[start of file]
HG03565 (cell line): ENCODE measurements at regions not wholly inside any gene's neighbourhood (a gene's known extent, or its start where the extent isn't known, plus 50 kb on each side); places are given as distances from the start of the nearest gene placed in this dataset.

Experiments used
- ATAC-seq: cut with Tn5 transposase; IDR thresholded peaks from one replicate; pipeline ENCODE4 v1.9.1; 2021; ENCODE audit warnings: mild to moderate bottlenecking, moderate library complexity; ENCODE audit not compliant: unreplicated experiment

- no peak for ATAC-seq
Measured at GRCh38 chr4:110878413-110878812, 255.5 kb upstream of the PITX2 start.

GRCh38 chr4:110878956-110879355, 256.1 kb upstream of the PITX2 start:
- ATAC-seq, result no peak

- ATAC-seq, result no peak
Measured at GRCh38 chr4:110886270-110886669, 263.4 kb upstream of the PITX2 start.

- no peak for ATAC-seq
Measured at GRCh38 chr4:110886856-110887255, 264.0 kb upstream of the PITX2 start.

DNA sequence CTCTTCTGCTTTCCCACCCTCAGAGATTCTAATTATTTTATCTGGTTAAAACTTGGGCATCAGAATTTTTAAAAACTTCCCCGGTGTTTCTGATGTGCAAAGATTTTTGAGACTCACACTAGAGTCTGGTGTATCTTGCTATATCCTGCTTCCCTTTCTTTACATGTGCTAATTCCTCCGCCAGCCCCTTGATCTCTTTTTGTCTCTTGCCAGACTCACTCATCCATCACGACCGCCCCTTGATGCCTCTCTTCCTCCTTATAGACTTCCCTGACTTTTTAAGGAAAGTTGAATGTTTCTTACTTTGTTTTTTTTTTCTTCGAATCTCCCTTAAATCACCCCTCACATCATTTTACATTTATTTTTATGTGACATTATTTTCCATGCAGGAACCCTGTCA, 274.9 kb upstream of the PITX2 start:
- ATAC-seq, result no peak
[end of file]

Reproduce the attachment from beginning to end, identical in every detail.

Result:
HG03565 (cell line): ENCODE measurements at regions not wholly inside any gene's neighbourhood (a gene's known extent, or its start where the extent isn't known, plus 50 kb on each side); places are given as distances from the start of the nearest gene placed in this dataset.

Experiments used
- ATAC-seq: cut with Tn5 transposase; IDR thresholded peaks from one replicate; pipeline ENCODE4 v1.9.1; 2021; ENCODE audit warnings: mild to moderate bottlenecking, moderate library complexity; ENCODE audit not compliant: unreplicated experiment

- no peak for ATAC-seq
Measured at GRCh38 chr4:110878413-110878812, 255.5 kb upstream of the PITX2 start.

GRCh38 chr4:110878956-110879355, 256.1 kb upstream of the PITX2 start:
- ATAC-seq, result no peak

- ATAC-seq, result no peak
Measured at GRCh38 chr4:110886270-110886669, 263.4 kb upstream of the PITX2 start.

- no peak for ATAC-seq
Measured at GRCh38 chr4:110886856-110887255, 264.0 kb upstream of the PITX2 start.

DNA sequence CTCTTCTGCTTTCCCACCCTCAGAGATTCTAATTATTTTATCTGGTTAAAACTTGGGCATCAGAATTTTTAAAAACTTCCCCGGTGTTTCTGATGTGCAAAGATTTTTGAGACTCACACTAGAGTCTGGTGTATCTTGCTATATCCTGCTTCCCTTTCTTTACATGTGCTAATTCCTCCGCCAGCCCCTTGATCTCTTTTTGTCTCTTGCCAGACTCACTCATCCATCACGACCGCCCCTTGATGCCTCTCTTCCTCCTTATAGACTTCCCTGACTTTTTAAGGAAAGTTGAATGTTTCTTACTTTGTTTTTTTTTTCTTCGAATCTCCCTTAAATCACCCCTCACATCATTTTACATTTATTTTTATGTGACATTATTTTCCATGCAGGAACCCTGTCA, 274.9 kb upstream of the PITX2 start:
- ATAC-seq, result no peak